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Seattle Art Museum (SAM)

Hot Water Jug and Warmer Stand

Photo: Elizabeth Mann

Hot Water Jug and Warmer Stand

early-mid 19th century

Paul Storr

English, 1771-1844

Paul Storr (London, 1771 – 1844), the foremost English silversmith and goldsmith of his time, created a rich body of metalwork over a long career. Storr’s early, relatively unadorned designs followed the precepts of Neoclassicism; later he created ornate sculptural works commissioned for royalty and members of the aristocracy. The upturned spout and high curving handle are found in other hot water jugs of the first decade of the 19th century; the stand, with leonine feet and gadrooning, is a classic Storr design. A coat of arms with the motto “Fidei coticula crux” (the cross is the touchstone of faith) is a clue to the as-yet unidentified original owner. The jug would likely have been part of a tea service.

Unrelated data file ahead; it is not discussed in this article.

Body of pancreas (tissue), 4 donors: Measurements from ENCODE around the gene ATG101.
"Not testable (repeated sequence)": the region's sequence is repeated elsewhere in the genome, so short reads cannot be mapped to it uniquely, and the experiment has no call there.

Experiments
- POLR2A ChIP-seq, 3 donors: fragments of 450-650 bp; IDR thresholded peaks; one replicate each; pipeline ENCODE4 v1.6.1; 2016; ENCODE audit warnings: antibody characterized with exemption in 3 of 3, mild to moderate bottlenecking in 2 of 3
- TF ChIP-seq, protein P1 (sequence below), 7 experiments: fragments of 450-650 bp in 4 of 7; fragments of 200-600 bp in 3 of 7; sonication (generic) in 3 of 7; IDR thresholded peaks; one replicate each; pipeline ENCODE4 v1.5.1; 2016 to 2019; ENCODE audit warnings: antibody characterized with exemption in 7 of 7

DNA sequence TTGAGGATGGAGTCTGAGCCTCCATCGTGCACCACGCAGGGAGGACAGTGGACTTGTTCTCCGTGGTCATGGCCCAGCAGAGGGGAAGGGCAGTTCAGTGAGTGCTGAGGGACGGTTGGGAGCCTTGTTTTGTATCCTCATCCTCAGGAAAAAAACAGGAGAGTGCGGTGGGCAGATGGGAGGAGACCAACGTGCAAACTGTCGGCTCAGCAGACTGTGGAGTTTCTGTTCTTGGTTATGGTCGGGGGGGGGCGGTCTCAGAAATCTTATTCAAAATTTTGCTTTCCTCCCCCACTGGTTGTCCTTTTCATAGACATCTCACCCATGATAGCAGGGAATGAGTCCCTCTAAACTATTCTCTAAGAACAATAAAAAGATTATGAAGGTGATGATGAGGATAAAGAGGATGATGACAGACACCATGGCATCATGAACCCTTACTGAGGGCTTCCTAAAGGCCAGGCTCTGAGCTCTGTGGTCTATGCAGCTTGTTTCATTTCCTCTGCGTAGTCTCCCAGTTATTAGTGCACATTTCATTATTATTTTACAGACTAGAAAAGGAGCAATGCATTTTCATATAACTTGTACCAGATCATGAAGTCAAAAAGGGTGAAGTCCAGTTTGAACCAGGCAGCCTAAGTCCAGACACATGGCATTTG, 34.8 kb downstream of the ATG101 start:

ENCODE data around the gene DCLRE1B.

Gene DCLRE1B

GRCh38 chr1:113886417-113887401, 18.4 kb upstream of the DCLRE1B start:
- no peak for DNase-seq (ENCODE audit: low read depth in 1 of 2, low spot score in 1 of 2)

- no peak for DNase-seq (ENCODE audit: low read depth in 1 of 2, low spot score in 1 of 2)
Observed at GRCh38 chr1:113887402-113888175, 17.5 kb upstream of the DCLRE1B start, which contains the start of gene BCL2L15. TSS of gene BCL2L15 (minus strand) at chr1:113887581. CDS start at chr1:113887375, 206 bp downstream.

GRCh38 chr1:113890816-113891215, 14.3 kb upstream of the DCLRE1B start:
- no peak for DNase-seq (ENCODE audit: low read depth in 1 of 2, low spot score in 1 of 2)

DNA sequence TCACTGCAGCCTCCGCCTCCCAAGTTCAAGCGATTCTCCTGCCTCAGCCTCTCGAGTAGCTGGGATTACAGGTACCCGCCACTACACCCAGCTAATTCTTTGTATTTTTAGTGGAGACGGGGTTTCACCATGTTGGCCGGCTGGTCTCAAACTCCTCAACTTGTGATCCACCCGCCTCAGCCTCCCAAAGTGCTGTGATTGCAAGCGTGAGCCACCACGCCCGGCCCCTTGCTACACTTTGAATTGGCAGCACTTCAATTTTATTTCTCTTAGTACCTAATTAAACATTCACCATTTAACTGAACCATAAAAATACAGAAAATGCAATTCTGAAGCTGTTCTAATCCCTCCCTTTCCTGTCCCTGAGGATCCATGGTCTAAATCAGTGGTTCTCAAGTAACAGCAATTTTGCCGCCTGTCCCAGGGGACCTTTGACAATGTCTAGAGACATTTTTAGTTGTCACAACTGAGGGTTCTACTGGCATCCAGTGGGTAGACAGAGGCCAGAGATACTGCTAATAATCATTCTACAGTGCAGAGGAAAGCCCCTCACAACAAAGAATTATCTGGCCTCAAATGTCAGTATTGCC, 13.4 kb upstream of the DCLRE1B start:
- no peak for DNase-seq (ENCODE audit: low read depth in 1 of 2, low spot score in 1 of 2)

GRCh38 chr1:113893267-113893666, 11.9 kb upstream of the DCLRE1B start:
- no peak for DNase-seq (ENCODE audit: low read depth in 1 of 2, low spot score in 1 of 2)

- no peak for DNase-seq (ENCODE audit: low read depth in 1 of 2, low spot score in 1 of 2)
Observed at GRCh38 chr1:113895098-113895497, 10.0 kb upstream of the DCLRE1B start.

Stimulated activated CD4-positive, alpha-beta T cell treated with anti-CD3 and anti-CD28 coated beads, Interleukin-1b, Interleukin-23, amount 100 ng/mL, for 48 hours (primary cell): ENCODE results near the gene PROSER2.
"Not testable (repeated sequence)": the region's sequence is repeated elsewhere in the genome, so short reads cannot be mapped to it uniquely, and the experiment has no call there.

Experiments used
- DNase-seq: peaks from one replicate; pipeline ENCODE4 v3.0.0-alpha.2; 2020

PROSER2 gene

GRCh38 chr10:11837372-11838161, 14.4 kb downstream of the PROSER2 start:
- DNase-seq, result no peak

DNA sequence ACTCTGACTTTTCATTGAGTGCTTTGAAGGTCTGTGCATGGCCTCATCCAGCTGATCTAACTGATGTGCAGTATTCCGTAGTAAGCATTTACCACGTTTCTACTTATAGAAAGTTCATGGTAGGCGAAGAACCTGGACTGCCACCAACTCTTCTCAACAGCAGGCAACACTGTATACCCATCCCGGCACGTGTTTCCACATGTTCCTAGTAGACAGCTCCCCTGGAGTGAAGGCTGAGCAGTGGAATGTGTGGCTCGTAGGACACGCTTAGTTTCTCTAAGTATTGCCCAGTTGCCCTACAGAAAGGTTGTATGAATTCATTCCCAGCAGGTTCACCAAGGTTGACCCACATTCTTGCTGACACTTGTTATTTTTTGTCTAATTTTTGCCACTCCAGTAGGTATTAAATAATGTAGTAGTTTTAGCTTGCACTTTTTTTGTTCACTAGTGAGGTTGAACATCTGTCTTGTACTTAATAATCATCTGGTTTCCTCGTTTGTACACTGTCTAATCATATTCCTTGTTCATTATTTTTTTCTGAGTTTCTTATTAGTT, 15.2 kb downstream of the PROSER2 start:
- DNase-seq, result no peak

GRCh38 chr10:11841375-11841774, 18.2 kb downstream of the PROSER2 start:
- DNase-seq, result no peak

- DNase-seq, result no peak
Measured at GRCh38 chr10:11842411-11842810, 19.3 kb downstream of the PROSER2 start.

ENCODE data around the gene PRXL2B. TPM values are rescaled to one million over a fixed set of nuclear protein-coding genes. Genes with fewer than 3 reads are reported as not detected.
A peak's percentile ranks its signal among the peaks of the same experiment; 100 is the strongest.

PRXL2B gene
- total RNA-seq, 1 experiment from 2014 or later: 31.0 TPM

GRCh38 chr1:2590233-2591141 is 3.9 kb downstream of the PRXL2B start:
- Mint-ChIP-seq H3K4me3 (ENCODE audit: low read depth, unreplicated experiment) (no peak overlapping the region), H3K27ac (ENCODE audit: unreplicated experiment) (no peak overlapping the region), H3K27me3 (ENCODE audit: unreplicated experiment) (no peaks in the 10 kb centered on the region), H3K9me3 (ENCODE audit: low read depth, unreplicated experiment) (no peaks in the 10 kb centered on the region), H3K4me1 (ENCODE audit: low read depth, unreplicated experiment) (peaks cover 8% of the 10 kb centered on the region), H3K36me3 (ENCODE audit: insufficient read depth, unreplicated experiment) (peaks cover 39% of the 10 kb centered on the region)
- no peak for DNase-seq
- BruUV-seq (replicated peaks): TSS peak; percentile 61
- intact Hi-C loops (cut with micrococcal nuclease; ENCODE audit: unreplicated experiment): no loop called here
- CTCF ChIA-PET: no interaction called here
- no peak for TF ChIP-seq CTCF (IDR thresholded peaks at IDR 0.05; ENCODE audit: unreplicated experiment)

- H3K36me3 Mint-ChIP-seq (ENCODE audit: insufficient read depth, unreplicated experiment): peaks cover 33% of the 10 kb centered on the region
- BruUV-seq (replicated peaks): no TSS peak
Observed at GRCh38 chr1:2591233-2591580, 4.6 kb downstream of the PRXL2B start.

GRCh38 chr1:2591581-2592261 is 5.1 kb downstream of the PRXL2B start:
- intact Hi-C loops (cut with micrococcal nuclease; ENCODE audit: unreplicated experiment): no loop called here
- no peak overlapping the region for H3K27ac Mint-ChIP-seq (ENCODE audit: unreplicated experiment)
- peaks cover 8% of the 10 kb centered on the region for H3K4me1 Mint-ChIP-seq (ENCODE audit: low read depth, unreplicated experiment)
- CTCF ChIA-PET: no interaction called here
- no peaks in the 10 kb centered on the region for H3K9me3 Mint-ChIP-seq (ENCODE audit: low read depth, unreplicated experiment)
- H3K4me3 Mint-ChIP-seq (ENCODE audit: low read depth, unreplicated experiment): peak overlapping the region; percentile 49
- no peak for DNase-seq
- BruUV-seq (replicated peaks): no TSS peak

11 1/2 × 6 3/4 in. (29.2 × 17.1cm)
Gift of Herman and Faye Sarkowsky, in honor of Julie Emerson
Provenance: Collection of Mr. and Mrs. Irving Sarkowsky, Seattle (possibly acquired in Europe, prior to 1938, or in the United States, during or after WWII); to their son and daughter-in-law, Herman and Faye Sarkowsky, Seattle
Photo: Elizabeth Mann
Not currently on view

Seattle Art Museum acknowledges that we are on the traditional homelands of the Duwamish and the customary territories of the Suquamish and Muckleshoot Peoples. As a cultural and educational institution, we honor our ongoing connection to these communities past, present, and future. We also acknowledge the urban Native peoples from many Nations who call Seattle their home.

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